American Heritage® Dictionary of the English Language, Fourth Edition
- n. A smokeless explosive powder consisting of nitrocellulose, nitroglycerin, and petrolatum that has been dissolved in acetone, dried, and extruded in cords.
Century Dictionary and Cyclopedia
- n. A smokeless powder, introduced in 1889, and adopted in the British military and naval service for small arms and guns of all calibers. Abandoned in 1902. It is brown in color, and is composed of 58 parts of nitroglycerin, 37 parts of guncotton, and 5 parts of mineral jelly (vaseline). The name is derived from the fact that it is made in the forms of cords or cylinders by pressing the composition through holes of varying size. The cylinders for heavy guns are made tubular. Cordite imparts a high velocity to the projectile without undue pressure, is very stable under extreme climatic conditions, and its ballistic properties are not seriously affected by moisture. The objection to it is that the high degree of heat developed upon combustion causes rapid erosion of the bore of the gun.
- n. A smokeless propellent made by combining two high explosives, nitrocellulose and nitroglycerine, used in some firearm ammunition.
GNU Webster's 1913
- n. (Mil.) A smokeless powder composed of nitroglycerin, guncotton, and mineral jelly, and used by the British army and in other services. In making it the ingredients are mixed into a paste with the addition of acetone and pressed out into cords (of various diameters) resembling brown twine, which are dried and cut to length. A variety containing less nitroglycerin than the original is known as cordite M. D.
- n. explosive powder (nitroglycerin and guncotton and petrolatum) dissolved in acetone and dried and extruded in brown cords
- cord + -ite; the material is manufactured into short cordlike cylinders. (Wiktionary)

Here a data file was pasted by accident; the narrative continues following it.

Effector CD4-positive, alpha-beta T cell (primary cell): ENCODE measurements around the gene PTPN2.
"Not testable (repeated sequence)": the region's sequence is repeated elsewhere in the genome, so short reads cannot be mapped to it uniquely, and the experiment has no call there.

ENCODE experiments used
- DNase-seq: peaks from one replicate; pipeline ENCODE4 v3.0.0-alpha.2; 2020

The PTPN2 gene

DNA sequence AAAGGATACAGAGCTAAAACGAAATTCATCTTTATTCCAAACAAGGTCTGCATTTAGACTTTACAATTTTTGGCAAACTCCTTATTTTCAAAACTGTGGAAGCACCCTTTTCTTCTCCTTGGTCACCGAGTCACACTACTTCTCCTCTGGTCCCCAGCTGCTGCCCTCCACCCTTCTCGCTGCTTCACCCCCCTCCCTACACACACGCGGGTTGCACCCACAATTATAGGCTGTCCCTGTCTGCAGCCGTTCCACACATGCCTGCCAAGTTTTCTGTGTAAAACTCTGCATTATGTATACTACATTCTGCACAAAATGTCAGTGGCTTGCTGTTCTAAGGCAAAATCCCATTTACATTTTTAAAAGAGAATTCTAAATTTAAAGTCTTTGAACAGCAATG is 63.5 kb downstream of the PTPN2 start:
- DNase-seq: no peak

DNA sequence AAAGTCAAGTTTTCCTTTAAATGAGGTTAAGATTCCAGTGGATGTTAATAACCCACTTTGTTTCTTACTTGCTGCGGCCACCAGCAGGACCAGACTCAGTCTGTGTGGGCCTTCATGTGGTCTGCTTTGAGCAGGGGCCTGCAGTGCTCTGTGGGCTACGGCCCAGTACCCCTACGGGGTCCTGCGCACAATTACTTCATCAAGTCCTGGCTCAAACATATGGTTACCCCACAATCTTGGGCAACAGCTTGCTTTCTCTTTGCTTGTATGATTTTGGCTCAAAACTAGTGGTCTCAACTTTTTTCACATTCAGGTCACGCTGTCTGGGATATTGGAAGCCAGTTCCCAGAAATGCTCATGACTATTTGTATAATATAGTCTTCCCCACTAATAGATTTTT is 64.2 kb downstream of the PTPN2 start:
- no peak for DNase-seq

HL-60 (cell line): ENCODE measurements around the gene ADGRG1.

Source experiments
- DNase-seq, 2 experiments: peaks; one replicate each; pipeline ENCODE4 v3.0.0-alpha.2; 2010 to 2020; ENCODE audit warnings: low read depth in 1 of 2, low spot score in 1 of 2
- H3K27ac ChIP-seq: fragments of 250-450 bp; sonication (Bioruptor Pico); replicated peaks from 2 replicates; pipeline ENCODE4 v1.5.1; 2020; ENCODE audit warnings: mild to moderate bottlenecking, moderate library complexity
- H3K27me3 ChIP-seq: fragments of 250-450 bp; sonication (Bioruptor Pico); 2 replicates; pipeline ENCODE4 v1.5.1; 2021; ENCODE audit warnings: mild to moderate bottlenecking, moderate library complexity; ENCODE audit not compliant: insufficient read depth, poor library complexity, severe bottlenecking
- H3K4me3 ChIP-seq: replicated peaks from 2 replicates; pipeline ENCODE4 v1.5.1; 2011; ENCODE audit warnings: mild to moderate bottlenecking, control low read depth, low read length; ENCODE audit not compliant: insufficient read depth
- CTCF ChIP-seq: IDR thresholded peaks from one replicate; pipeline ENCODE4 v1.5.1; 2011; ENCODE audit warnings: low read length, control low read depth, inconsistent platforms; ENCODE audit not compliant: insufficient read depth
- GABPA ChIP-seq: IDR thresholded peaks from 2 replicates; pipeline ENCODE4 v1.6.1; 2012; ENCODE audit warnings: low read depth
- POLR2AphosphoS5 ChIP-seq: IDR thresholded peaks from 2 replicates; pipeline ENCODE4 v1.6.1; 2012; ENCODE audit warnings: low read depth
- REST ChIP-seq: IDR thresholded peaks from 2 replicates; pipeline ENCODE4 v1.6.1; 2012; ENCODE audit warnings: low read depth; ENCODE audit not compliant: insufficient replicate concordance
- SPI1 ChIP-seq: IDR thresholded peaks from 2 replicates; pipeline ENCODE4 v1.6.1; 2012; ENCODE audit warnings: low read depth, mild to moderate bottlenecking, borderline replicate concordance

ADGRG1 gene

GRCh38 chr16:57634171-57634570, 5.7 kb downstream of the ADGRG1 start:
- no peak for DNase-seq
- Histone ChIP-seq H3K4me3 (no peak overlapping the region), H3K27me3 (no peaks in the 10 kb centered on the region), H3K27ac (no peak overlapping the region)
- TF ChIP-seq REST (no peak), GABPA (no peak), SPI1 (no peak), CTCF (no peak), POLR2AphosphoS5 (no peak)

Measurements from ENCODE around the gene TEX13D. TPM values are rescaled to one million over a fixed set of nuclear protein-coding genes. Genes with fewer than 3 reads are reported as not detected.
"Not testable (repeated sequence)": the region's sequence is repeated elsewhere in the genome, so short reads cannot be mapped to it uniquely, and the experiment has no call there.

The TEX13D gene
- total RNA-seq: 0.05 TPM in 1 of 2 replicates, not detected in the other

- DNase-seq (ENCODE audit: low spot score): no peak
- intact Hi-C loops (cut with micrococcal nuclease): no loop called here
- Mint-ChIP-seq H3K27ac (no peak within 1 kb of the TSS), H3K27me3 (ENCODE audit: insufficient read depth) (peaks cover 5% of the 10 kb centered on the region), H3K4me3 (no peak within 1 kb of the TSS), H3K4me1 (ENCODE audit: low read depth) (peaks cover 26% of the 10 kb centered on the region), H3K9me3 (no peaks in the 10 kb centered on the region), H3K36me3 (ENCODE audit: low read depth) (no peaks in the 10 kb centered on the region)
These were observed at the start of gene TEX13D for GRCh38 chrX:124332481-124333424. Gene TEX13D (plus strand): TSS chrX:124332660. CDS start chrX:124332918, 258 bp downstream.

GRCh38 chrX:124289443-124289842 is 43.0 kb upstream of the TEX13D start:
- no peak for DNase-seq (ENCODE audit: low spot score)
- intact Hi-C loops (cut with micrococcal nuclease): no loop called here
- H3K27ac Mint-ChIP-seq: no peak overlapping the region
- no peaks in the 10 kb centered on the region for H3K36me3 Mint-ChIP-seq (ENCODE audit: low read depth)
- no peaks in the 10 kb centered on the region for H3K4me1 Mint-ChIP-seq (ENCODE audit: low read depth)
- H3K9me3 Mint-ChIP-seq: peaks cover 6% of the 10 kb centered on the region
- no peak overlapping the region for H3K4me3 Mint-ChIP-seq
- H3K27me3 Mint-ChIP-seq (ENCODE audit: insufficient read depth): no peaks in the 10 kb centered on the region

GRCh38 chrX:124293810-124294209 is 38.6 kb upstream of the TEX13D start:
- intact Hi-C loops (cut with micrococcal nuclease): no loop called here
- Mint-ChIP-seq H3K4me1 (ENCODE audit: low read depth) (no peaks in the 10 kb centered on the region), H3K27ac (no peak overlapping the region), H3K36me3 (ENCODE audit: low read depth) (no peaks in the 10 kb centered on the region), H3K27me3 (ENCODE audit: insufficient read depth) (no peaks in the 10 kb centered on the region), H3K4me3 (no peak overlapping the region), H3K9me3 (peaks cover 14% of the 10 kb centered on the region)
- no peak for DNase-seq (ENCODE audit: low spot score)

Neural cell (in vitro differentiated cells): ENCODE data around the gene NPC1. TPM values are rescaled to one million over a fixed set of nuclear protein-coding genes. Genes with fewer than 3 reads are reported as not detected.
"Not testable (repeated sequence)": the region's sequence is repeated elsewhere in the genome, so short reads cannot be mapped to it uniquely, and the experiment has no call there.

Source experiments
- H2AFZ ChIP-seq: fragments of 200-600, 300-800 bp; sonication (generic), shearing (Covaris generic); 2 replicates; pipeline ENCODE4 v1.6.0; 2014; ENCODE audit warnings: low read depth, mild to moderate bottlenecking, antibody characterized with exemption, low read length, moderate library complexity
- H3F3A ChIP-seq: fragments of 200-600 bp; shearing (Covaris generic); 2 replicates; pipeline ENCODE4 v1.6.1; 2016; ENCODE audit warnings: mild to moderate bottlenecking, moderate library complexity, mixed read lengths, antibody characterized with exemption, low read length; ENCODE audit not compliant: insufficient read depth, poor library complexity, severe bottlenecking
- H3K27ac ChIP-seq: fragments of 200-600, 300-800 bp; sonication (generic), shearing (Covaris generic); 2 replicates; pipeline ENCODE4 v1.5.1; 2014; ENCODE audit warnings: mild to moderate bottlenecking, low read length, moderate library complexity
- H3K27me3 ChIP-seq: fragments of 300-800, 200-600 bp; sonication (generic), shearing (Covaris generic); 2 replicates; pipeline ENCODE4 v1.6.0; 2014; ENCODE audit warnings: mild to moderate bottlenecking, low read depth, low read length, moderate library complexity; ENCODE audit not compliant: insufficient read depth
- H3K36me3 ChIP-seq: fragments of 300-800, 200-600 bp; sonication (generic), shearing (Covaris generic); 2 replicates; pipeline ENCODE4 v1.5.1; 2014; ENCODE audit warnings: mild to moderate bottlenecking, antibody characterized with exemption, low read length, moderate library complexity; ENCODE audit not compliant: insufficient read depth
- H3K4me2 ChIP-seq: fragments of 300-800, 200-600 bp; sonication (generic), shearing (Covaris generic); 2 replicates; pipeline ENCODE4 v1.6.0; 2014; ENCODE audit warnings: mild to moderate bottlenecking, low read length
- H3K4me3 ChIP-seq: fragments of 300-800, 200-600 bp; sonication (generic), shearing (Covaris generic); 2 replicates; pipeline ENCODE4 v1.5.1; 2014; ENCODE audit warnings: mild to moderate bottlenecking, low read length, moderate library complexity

“The smoke and smell of cordite is absolutely overwhelming.”
“Nitro-glycerine is also largely used in the manufacture of smokeless powders, such as cordite, ballistite, and several others.”
“The former smokeless powder, containing a large percentage of nitro-glycerine such as "cordite," produced such an effect that the guns were used up and practically worthless, after firing fifty to sixty rounds.”
“(of vulcanite), fixed at the bottom of the tanks, into rubber buckets, and is ready for use in the preparation of dynamite, or any of the various forms of gelatine compounds, smokeless powders, &c., such as cordite, ballistite, and many others.”
“In gullies choked with dust and infused with the scent of thyme and cordite, the agonies of the wounded haunted the survivors," Mr. Davis writes of the war.”
“When the other two return, assuming Ferdinand does, Terry's resurrection will be a fait accompli which they either accept or store up as autobiographical cordite for when Don Fabio stands down.”
“It was important to him not to be the second or the third source, but to smell the cordite and to understand the issues.”
“The hall reeked of cordite and the coppered scent of blood.”
“It was important to him not to be the second or the third source, but to smell the cordite and to understand the issues," Robinson said in an interview.”
“The stink of cordite and scorched blood curled into the air.”
These user-created lists contain the word ‘cordite’.
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